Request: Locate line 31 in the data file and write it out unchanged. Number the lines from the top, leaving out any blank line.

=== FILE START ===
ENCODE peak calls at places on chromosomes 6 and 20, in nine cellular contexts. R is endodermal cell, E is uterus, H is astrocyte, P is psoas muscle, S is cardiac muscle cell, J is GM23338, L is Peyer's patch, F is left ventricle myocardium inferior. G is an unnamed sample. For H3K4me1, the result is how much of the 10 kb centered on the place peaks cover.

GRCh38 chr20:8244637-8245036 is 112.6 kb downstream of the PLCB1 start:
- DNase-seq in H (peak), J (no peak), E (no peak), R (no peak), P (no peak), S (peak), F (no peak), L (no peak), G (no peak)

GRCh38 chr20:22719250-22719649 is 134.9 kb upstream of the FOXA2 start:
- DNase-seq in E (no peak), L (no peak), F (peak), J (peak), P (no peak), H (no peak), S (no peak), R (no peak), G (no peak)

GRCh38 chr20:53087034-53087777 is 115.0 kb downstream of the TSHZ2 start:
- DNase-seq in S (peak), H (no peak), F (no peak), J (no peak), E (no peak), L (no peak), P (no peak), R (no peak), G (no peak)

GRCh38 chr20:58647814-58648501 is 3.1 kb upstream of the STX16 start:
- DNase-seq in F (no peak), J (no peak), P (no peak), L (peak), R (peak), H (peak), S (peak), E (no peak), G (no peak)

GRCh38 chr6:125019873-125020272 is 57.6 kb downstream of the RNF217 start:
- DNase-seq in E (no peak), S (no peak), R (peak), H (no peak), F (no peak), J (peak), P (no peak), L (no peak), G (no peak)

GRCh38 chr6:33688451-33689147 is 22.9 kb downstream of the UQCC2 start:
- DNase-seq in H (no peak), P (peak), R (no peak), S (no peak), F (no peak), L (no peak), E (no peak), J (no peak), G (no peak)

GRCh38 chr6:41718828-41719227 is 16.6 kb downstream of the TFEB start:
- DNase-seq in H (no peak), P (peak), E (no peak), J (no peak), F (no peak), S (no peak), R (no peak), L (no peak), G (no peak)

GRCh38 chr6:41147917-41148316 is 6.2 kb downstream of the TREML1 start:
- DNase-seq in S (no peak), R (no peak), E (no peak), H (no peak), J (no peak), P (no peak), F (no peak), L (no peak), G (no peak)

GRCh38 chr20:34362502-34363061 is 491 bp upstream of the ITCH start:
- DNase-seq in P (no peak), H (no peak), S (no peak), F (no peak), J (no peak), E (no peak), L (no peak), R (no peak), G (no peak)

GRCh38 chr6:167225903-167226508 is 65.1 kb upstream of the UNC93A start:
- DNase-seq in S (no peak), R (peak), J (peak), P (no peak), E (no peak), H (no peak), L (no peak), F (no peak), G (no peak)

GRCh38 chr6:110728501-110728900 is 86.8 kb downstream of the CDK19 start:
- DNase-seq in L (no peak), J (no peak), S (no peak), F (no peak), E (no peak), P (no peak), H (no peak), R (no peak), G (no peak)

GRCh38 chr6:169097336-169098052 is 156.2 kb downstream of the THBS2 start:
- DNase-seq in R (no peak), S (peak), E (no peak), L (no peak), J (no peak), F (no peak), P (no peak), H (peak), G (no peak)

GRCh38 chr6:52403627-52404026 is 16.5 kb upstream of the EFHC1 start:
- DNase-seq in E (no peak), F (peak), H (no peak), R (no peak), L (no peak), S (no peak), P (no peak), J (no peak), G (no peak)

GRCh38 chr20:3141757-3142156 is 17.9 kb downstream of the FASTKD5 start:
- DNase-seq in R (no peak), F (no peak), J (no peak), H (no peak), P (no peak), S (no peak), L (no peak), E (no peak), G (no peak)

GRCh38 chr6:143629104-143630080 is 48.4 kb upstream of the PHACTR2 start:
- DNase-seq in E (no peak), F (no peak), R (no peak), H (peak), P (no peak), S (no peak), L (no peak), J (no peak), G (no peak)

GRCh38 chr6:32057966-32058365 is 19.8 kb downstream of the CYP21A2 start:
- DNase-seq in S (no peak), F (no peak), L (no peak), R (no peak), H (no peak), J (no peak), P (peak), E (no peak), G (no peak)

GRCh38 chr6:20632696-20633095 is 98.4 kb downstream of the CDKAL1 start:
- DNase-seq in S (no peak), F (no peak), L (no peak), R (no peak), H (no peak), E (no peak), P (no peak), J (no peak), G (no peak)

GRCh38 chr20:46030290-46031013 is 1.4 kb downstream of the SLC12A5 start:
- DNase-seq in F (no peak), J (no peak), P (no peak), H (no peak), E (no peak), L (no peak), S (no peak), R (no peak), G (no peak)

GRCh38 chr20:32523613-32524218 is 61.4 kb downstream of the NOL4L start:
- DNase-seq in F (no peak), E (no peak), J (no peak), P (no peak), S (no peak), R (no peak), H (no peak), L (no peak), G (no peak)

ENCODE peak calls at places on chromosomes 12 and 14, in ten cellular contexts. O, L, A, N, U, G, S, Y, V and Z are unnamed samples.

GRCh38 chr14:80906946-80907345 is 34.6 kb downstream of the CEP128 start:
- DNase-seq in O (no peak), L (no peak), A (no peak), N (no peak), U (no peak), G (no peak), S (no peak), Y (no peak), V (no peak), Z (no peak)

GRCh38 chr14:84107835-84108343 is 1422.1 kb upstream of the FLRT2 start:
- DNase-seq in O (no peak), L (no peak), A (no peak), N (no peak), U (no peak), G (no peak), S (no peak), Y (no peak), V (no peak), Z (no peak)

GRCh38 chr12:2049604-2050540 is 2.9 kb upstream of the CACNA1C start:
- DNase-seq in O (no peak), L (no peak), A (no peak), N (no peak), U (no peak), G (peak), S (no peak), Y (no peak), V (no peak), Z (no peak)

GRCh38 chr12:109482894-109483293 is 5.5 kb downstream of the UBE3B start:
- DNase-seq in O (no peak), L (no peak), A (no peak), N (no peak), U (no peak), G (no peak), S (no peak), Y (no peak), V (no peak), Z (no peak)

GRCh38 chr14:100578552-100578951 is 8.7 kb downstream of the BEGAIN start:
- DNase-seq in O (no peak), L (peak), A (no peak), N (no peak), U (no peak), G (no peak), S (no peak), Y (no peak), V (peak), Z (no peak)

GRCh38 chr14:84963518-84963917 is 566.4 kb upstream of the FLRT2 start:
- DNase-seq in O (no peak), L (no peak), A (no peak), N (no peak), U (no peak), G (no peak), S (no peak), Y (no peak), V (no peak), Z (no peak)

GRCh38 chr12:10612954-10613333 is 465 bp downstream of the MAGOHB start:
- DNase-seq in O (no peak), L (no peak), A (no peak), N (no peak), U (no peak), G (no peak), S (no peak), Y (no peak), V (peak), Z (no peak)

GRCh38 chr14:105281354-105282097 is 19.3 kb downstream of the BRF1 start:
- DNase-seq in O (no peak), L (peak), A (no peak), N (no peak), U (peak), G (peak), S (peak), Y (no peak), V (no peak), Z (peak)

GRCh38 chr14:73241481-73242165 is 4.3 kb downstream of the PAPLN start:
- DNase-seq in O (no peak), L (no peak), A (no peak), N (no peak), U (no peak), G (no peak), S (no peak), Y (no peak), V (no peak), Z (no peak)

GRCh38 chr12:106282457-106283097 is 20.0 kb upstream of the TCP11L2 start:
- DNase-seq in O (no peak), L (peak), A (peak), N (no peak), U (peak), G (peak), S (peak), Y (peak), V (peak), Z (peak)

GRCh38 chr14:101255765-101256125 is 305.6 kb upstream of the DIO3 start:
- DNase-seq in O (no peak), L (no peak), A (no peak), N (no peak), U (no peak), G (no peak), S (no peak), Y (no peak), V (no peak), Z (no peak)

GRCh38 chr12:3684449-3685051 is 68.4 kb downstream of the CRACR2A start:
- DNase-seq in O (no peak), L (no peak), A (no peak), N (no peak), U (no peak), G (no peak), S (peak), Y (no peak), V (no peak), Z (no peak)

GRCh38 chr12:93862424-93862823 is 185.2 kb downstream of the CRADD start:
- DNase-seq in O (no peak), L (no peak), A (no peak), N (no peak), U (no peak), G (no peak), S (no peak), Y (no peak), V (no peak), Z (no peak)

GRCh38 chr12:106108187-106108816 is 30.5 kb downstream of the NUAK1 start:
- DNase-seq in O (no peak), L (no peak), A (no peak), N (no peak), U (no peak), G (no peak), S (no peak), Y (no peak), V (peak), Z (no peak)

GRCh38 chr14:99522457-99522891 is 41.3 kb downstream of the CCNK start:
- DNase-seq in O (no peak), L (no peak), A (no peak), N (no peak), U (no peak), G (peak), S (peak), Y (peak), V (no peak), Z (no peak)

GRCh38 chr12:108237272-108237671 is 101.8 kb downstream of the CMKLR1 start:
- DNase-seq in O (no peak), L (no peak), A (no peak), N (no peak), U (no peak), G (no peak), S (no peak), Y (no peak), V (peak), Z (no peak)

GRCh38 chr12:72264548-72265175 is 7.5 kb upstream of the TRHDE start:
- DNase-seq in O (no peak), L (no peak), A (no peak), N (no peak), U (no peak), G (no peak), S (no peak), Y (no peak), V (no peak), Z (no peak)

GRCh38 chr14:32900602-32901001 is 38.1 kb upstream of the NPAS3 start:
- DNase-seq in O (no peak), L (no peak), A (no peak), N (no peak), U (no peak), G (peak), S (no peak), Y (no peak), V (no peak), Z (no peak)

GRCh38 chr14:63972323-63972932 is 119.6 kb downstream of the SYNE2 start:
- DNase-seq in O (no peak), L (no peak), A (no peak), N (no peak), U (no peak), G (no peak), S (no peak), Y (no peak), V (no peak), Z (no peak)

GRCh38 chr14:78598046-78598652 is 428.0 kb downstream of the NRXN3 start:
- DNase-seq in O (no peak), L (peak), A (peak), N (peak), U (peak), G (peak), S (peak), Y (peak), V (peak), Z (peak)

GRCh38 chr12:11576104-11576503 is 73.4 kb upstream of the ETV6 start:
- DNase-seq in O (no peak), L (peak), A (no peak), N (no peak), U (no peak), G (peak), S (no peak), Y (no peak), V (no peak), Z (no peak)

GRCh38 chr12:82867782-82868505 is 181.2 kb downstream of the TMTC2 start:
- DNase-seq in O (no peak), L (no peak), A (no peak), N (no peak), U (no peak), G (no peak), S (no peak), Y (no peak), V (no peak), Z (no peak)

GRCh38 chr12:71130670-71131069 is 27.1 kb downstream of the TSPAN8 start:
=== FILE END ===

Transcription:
- DNase-seq in E (no peak), F (no peak), R (no peak), H (peak), P (no peak), S (no peak), L (no peak), J (no peak), G (no peak)